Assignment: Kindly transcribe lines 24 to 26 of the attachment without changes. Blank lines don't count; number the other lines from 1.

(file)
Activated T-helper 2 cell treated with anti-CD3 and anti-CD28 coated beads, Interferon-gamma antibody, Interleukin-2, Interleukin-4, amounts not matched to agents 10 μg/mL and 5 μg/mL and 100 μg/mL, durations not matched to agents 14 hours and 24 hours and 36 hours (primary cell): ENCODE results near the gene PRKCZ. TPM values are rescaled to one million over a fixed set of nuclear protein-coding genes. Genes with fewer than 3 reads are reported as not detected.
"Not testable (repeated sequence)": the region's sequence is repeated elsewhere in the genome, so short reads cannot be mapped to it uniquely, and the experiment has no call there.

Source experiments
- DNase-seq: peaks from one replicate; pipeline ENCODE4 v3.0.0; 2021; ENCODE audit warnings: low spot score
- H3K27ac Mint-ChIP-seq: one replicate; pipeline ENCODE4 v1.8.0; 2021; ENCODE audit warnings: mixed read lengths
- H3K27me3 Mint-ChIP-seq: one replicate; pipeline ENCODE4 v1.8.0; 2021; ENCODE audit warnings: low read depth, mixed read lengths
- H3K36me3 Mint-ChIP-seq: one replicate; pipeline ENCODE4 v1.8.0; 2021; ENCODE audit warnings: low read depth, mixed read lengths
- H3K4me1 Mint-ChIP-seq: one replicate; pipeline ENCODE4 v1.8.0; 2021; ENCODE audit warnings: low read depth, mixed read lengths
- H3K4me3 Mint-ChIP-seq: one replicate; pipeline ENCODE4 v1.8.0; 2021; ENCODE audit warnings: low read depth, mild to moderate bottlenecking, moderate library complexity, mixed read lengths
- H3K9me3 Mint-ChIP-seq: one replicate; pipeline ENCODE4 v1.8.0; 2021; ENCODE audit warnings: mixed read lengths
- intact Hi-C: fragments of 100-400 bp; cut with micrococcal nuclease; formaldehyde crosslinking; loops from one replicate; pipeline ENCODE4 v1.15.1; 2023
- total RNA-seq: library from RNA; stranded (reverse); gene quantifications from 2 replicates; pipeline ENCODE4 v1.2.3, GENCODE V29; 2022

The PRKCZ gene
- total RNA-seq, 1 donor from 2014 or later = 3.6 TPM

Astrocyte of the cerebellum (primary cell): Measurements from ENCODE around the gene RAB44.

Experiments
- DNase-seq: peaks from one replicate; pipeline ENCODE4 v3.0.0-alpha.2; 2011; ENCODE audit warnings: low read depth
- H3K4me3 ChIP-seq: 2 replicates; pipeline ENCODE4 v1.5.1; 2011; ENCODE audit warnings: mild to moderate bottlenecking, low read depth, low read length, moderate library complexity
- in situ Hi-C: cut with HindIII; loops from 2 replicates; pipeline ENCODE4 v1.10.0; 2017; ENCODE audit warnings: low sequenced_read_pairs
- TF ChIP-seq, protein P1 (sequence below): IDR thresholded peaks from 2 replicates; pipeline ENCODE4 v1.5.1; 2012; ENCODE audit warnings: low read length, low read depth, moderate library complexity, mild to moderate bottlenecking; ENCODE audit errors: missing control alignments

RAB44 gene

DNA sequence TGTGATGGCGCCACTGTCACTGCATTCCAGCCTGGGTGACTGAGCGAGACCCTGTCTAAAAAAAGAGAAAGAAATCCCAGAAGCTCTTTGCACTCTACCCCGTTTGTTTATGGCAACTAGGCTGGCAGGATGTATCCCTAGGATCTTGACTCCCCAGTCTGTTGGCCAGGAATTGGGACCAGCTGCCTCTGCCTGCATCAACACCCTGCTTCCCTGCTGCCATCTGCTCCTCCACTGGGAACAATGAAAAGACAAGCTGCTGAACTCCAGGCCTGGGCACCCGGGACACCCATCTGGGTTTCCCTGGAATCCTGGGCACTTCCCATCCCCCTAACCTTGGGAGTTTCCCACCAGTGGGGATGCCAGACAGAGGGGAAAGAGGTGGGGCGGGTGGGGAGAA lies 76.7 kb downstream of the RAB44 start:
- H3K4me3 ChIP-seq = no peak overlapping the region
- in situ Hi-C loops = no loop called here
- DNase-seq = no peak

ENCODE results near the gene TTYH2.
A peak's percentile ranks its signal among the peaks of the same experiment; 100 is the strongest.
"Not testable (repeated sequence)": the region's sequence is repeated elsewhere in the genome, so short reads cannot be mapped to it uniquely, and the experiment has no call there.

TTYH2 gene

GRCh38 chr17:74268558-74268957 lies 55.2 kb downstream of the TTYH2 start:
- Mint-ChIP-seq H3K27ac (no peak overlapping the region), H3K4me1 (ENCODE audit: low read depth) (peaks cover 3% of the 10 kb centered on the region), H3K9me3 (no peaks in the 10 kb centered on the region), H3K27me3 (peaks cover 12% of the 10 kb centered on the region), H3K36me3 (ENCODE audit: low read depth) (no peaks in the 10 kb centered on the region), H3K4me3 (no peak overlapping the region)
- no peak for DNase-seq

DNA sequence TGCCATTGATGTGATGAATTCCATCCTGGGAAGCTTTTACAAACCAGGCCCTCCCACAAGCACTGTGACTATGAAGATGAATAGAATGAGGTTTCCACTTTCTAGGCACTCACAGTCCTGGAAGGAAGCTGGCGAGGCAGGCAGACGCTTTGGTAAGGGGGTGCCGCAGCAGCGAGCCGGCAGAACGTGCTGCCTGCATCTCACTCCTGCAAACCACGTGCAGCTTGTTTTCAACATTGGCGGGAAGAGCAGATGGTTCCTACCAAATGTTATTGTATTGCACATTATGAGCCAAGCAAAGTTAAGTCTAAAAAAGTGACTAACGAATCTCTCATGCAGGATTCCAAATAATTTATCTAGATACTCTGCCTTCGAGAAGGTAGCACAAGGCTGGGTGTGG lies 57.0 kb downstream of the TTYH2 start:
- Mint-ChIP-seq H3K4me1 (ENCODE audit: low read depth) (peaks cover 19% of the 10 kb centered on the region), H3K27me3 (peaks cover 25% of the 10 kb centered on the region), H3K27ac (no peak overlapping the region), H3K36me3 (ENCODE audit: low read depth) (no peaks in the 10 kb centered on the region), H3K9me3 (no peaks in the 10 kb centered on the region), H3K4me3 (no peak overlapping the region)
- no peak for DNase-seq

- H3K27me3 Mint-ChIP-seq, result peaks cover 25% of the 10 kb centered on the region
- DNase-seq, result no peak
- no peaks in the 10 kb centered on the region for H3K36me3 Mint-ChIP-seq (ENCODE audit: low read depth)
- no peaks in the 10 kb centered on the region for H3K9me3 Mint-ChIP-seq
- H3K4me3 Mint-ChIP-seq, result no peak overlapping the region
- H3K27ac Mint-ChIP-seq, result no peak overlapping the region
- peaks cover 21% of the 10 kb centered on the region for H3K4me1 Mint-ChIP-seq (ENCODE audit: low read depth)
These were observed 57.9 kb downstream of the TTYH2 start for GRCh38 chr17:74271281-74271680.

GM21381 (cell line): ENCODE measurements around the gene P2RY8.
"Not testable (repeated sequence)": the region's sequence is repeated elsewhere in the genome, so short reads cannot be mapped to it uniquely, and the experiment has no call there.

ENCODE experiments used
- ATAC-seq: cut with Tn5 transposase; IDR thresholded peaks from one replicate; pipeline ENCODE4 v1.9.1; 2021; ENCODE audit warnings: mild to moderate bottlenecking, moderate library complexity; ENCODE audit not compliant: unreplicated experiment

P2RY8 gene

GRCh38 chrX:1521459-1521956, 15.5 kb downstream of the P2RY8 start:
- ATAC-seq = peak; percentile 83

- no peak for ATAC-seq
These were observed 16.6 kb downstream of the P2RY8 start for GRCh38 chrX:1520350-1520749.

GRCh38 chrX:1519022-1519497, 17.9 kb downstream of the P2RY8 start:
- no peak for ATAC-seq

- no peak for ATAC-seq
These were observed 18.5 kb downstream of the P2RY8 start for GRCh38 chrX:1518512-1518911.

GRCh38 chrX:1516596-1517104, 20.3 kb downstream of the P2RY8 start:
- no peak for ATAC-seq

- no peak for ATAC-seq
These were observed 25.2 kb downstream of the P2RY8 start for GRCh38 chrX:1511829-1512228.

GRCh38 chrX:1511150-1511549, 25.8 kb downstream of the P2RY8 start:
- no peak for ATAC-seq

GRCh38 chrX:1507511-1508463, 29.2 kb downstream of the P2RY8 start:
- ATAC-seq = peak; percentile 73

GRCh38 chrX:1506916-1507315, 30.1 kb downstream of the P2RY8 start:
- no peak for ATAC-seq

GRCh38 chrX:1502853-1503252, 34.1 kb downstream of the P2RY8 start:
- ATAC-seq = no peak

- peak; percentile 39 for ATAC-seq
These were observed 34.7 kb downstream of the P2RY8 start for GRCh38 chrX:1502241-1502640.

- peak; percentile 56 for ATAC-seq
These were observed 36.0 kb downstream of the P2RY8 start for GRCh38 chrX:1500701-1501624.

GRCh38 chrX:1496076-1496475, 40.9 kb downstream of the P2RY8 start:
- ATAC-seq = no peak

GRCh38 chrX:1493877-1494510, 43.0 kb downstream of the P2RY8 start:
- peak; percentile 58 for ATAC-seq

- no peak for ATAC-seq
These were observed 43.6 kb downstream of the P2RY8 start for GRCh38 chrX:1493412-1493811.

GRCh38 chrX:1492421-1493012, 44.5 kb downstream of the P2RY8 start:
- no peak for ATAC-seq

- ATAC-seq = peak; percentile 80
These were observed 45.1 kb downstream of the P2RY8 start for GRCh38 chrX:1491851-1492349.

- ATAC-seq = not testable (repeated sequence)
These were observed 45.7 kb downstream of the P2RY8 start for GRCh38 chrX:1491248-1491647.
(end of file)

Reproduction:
- in situ Hi-C loops = no loop called here
- DNase-seq = no peak

ENCODE results near the gene TTYH2.